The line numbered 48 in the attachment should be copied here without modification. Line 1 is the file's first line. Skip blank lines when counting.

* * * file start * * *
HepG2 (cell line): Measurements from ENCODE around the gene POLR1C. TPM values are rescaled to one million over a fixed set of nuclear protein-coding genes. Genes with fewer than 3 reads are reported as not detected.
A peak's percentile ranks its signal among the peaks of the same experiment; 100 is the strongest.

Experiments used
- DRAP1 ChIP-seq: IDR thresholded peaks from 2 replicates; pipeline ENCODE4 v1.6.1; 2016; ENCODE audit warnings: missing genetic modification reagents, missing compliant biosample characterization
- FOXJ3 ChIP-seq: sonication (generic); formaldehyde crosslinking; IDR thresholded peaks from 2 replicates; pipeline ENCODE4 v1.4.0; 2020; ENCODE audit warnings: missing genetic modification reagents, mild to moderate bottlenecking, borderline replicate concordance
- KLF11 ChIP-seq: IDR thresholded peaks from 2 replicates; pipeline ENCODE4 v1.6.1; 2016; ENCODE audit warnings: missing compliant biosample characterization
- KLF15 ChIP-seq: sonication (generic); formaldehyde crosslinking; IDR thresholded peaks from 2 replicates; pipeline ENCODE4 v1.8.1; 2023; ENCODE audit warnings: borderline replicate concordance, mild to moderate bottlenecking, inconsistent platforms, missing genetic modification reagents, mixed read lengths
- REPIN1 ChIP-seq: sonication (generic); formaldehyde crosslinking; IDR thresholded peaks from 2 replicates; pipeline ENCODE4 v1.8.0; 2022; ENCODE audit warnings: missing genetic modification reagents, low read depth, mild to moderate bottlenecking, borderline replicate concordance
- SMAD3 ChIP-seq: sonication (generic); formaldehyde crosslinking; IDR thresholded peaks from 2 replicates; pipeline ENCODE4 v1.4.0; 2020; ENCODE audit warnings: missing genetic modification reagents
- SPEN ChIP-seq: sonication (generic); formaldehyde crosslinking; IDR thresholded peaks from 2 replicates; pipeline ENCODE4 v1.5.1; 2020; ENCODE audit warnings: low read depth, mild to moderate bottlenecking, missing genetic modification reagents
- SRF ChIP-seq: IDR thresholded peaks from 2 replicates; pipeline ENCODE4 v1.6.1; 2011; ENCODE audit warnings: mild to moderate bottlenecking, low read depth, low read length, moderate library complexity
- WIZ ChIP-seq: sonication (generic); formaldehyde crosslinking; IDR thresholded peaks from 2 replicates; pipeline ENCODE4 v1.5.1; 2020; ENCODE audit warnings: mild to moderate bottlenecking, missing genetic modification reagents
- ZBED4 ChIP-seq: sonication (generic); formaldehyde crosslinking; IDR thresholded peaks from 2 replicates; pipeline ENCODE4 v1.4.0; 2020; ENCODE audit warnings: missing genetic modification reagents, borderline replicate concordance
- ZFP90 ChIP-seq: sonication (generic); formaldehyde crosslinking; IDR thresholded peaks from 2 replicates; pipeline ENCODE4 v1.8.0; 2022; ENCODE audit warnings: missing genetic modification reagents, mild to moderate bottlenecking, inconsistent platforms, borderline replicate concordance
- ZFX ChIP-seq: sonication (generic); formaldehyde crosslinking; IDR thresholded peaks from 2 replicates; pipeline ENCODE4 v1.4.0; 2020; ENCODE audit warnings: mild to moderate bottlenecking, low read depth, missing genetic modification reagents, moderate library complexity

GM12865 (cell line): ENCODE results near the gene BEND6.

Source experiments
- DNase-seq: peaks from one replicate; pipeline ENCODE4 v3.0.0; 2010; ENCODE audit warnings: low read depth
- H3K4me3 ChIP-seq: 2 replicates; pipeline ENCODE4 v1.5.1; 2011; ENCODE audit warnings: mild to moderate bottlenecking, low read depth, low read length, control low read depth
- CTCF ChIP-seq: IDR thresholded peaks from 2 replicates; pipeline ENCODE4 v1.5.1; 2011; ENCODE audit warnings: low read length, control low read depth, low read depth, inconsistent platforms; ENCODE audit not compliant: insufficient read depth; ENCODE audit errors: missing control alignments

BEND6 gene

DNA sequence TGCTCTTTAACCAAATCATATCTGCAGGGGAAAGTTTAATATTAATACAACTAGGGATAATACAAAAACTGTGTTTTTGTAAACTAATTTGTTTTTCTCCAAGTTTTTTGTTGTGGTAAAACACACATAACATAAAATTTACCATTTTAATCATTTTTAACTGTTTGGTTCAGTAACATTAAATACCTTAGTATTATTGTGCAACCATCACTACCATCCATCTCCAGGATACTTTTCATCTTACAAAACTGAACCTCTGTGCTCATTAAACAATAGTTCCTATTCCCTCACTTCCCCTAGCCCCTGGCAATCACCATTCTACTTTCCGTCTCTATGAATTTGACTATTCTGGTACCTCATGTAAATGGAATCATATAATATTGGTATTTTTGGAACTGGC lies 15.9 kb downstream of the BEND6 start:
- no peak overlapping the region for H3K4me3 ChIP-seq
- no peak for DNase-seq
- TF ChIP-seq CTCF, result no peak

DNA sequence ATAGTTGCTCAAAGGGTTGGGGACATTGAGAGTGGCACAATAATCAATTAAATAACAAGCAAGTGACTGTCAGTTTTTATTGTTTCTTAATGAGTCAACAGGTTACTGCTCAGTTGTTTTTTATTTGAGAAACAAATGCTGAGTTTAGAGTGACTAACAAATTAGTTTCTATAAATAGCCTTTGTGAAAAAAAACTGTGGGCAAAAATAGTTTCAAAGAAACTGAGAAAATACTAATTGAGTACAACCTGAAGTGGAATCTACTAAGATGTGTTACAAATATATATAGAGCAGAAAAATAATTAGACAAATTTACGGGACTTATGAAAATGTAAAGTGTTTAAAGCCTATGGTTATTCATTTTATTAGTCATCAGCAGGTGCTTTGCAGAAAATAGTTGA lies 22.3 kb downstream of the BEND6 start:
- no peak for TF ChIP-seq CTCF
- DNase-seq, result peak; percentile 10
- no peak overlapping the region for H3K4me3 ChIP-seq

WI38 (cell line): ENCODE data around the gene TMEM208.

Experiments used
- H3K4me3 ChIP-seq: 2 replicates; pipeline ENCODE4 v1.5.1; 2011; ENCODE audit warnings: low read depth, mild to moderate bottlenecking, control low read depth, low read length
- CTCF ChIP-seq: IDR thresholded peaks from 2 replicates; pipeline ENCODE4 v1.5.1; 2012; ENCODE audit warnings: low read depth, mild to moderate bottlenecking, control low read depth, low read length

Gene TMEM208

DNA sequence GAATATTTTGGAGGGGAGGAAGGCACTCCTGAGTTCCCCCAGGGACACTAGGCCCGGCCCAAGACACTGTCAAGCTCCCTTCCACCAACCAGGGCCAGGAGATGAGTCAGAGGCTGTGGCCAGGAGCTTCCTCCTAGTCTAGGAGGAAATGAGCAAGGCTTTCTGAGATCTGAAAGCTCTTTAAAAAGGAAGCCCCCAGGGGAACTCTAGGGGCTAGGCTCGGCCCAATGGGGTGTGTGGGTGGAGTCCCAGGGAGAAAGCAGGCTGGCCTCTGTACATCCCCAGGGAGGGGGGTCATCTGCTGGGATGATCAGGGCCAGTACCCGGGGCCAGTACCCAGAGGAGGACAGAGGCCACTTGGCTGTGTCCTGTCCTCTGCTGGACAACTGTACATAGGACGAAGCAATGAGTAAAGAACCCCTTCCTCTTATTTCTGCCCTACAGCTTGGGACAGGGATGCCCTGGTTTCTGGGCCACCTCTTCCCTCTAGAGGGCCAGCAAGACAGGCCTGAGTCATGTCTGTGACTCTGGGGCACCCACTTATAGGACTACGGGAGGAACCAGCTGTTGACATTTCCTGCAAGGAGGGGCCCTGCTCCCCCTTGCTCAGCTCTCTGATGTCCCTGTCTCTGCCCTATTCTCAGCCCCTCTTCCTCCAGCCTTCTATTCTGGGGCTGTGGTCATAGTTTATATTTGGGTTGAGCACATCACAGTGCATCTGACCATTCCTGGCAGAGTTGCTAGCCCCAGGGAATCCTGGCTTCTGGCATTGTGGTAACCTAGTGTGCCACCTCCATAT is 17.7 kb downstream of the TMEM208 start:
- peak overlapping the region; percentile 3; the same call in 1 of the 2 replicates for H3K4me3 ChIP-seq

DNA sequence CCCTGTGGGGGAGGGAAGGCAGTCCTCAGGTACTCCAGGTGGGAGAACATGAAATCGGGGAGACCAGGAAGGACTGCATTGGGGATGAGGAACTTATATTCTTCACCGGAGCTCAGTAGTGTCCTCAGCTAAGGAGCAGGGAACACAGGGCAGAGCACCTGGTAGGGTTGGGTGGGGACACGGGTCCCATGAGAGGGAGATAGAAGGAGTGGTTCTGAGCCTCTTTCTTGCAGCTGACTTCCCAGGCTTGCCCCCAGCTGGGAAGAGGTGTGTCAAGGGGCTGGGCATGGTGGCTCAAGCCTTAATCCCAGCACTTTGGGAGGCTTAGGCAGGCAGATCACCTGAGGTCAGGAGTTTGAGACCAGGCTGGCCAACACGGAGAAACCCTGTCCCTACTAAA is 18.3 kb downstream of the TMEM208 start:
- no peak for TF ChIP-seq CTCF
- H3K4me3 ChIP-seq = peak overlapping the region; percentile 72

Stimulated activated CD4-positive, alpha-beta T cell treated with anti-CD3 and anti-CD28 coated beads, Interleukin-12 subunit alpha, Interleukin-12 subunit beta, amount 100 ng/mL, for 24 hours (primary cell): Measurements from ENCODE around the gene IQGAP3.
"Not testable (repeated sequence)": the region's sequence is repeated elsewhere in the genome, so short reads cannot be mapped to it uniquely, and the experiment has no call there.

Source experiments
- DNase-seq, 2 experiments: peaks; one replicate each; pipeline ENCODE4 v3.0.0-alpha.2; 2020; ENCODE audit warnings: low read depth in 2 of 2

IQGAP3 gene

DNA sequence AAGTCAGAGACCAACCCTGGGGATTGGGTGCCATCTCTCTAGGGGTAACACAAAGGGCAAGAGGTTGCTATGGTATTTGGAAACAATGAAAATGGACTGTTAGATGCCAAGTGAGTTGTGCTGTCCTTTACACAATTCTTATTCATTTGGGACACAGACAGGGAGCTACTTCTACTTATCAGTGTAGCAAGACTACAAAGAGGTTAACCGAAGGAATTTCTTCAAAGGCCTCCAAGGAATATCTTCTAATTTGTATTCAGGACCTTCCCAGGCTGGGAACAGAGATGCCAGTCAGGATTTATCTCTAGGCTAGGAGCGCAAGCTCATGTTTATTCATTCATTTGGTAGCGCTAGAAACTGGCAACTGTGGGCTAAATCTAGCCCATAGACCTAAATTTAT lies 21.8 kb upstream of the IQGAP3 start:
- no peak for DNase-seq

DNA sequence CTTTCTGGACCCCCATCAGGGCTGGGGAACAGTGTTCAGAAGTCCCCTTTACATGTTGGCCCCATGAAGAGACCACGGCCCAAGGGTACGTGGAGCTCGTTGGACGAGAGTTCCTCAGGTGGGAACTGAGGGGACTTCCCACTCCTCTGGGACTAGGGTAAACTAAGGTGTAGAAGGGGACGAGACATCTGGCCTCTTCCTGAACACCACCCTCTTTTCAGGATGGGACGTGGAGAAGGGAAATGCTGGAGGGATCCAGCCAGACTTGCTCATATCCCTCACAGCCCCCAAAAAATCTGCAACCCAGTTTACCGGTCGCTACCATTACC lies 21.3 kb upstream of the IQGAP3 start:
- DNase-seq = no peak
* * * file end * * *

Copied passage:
- DNase-seq = no peak